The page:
This allows us to remove all the unused CSS which we haven’t used in any of our html or tsx files. So, this was supposed to work automatically by providing the content array directly to the purge key. Tailwind is smart enough not to purge incase of a development build and enable purging automatically in case of a production build. But, because a parcel 2 bug, it doesn’t set the NODE_ENV properly and this wasn’t allowing the purge to work as expected. For now, until the issue is resolved, you can manually enable/disable purging using the enable key.

After making these changes, the warning are removed and I was able to run TailwindCSS smoothly.

At this point of time, I had a few questions:

  1. As someone who is well versed with CSS/SCSS, should I even think about looking into tailwind?

I think Tailwind helps if you are working as a big team where you wouldn’t want your fellow team members or even your designers to randomly add new colors, padding/margin sizes, font sizes etc. Its definitely a good tool to have under your belt, but its not a replacement for learning CSS.

2. What are the benefits of Tailwind over CSS?

Have you even faced a situation where your project has grown out of bounds and you dread changing a value in CSS in fear of it breaking something which you aren’t aware of? Well this problem is solved in tailwind, since the styling of the element/component is done as part of the HTML. It vastly reduces your CSS code and therefore, improves maintainability.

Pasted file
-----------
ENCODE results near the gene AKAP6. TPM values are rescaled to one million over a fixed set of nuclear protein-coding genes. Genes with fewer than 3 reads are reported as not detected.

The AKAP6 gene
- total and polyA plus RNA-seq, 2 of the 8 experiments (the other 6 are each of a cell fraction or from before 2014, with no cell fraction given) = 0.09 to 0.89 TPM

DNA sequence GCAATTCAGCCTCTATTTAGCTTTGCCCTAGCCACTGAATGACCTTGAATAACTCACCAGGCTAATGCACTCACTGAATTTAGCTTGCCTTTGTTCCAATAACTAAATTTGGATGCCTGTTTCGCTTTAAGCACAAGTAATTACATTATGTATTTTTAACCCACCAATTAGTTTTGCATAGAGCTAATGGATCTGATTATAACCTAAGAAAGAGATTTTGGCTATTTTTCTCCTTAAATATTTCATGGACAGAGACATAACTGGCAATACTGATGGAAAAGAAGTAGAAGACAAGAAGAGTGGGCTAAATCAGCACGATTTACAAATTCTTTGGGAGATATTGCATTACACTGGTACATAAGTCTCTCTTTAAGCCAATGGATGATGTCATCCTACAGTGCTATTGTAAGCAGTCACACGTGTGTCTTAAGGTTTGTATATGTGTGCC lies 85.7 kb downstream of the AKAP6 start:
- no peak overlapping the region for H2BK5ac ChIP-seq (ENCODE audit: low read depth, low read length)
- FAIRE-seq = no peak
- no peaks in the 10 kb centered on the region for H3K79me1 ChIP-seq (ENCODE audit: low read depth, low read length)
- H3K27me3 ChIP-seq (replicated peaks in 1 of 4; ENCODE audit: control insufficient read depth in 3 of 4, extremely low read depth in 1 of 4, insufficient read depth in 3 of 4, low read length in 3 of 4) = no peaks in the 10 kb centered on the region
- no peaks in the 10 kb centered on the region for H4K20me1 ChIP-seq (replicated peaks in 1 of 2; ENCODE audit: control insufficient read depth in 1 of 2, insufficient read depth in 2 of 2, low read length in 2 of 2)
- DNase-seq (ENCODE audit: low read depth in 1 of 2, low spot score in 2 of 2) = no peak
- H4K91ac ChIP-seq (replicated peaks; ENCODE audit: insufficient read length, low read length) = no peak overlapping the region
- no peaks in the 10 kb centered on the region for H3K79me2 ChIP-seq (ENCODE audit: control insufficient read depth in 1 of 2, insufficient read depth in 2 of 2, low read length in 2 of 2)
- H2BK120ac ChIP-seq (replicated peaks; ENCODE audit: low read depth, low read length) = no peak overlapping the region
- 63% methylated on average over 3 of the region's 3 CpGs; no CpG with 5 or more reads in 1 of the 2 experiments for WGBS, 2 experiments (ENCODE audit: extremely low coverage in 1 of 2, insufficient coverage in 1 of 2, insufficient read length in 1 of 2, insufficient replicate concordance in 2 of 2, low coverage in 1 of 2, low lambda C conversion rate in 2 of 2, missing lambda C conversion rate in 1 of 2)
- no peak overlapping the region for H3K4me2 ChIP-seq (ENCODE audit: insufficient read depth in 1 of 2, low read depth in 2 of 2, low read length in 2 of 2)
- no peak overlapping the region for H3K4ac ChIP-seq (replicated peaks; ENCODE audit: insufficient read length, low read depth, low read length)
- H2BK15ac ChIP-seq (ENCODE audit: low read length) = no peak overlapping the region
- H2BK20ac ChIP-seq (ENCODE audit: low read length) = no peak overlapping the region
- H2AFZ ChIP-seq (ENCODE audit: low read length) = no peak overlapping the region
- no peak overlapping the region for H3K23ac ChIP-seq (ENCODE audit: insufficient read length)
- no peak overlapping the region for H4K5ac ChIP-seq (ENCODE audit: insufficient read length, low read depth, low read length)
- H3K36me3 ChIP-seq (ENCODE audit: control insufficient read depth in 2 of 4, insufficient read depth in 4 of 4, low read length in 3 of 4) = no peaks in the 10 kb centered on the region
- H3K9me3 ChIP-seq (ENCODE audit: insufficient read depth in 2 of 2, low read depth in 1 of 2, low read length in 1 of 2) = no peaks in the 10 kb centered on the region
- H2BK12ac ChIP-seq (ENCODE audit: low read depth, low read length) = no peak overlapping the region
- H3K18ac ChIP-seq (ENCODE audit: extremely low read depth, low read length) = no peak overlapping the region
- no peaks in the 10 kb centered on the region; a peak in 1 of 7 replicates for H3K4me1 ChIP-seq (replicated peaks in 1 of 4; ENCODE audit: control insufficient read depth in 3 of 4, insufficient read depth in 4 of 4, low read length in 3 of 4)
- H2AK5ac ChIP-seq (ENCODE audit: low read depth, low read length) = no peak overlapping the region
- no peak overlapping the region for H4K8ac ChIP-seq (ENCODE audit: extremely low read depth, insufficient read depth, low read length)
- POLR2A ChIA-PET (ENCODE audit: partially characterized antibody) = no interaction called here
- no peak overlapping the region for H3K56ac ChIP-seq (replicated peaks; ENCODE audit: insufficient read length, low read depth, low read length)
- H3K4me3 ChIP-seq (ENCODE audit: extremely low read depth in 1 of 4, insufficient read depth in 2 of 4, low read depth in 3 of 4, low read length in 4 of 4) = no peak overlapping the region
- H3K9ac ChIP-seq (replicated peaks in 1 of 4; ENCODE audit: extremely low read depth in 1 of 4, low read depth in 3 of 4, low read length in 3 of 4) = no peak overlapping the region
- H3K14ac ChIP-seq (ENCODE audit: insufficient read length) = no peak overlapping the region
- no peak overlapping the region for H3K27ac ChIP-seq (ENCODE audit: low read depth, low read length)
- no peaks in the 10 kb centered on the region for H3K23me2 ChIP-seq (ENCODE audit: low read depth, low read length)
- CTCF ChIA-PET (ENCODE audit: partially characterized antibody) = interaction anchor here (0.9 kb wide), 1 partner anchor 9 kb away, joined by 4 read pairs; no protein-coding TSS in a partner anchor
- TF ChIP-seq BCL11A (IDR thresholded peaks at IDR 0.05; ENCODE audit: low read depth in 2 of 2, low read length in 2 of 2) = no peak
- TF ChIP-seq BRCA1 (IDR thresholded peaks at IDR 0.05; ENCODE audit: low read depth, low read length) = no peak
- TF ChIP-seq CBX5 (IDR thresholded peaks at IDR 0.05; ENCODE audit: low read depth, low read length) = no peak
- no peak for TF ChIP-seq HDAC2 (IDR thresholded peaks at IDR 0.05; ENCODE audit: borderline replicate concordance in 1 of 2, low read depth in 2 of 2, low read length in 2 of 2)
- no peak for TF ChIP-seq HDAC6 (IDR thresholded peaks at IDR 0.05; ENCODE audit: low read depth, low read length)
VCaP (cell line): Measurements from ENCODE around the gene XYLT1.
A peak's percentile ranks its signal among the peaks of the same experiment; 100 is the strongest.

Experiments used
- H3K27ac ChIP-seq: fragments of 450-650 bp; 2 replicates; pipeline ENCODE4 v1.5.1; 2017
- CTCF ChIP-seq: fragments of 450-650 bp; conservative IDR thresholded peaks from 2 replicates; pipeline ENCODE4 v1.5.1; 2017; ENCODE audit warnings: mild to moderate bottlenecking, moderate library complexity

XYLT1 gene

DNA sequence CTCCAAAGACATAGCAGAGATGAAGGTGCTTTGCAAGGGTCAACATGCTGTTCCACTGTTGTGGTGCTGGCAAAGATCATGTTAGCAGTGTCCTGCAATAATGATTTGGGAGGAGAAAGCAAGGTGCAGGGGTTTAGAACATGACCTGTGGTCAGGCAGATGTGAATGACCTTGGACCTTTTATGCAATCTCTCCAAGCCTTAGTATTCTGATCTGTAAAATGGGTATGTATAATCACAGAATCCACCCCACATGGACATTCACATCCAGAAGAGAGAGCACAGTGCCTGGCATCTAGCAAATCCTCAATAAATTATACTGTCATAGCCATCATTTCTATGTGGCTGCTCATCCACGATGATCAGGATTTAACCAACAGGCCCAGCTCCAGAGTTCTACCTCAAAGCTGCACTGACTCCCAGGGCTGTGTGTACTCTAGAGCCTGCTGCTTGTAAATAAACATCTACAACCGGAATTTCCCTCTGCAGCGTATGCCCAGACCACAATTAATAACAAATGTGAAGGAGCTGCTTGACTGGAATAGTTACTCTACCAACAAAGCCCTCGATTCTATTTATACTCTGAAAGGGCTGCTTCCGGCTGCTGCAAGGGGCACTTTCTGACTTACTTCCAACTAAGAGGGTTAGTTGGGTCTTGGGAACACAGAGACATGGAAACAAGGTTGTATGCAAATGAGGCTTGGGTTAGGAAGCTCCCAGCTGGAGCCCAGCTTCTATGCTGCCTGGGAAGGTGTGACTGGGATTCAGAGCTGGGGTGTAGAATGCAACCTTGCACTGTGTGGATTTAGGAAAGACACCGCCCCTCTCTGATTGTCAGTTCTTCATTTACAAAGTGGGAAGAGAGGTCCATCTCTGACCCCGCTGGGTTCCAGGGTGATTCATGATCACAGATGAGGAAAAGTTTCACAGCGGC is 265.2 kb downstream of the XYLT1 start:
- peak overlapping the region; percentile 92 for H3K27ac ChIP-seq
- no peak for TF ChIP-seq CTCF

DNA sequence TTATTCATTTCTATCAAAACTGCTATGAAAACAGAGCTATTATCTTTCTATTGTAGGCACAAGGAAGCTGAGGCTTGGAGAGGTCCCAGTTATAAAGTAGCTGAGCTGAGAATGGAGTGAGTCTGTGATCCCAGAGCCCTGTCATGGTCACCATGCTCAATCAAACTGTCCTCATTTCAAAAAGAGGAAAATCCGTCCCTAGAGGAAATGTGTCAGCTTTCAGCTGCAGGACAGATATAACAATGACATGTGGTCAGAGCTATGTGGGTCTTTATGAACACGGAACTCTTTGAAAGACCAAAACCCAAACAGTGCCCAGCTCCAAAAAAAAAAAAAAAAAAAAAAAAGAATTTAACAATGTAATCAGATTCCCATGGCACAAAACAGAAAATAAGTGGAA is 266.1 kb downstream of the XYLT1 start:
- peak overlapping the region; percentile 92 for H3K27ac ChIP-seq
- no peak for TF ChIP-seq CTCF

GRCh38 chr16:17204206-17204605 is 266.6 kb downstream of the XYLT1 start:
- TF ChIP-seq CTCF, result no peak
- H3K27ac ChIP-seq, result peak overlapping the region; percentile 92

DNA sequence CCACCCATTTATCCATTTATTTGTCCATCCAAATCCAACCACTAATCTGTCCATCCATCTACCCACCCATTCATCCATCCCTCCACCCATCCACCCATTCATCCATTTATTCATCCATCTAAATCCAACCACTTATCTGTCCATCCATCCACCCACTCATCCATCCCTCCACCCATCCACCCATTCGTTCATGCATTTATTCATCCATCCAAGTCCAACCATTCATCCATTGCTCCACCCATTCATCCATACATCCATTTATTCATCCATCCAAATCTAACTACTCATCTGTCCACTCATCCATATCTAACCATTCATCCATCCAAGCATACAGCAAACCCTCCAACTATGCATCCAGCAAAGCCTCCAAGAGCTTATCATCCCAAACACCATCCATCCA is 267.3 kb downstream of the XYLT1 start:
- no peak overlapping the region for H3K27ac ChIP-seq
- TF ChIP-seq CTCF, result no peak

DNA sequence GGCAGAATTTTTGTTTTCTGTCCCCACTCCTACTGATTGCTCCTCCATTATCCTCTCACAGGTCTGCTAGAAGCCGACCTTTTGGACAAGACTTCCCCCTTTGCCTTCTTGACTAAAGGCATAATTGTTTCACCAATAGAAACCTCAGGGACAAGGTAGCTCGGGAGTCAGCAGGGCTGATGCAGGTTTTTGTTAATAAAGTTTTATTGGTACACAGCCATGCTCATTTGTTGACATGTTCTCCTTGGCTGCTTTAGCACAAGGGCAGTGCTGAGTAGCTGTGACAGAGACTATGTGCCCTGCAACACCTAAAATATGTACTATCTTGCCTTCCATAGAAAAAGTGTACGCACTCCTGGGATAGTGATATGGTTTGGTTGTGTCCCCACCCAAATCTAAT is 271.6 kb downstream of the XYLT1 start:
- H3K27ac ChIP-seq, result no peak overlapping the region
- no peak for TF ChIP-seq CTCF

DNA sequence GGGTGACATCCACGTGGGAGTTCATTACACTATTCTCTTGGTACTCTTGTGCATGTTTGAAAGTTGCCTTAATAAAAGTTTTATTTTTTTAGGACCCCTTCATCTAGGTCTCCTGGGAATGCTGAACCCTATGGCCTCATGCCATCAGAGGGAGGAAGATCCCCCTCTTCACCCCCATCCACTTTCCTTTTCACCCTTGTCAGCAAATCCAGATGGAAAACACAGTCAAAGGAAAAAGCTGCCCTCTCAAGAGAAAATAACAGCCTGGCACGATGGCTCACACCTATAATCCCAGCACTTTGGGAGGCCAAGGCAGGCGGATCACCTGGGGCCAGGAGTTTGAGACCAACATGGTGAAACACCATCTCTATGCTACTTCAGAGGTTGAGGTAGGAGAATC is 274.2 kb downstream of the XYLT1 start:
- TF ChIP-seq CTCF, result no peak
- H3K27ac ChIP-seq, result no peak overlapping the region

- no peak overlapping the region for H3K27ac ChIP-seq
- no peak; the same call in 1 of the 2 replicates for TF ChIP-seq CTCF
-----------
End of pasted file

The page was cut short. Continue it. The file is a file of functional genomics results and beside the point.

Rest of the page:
3. This will clutter my HTML file and make it very difficult to read.

Well, this is right. Having all these classes in the HTML file does make it very hard to read. But, tailwind philosophy is to keep your UI as part of the HTML and not add more CSS files to keep it easily maintainable. If you find yourself, using the same classes together again and again, then you should look at making it a component and extracting the CSS into that component.

4. How do I make sure my CSS file sizes are in check?

Tailwind internally uses PurgeCSS. This allows use to choose only the CSS used in the production build. This drastically reduces the CSS from development to production build since mostly, we use only about 15–20% of all the utility classes provided by tailwind. https://tailwindcss.com/docs/controlling-file-size


Personally, I think Tailwind has lot of good things going for it with very few drawbacks. I will trying using it my personal projects and give it a nice try.


  1. Not having to think about new class names and having a predefined set of utilities is a great help.
  2. Tailwind has responsive classes which helps by allowing me to write the breakpoint logic within the HTML and not creating new media queries.
  3. Did I mention, better maintainability.


  1. Have to learn the utility classes. (This is one time though, once you know how to use them, it will be second nature)
  2. Increased HTML code.

I’ve made all the above changes available in my Git project which can be accessed in the link below.

I would love to hear your experience with tailwind and how it helped (or didn’t help) you. If you do like the project, please comment here or star the project. It helps me to continue being motivated to bring such articles and projects. Thanks. 😸 😄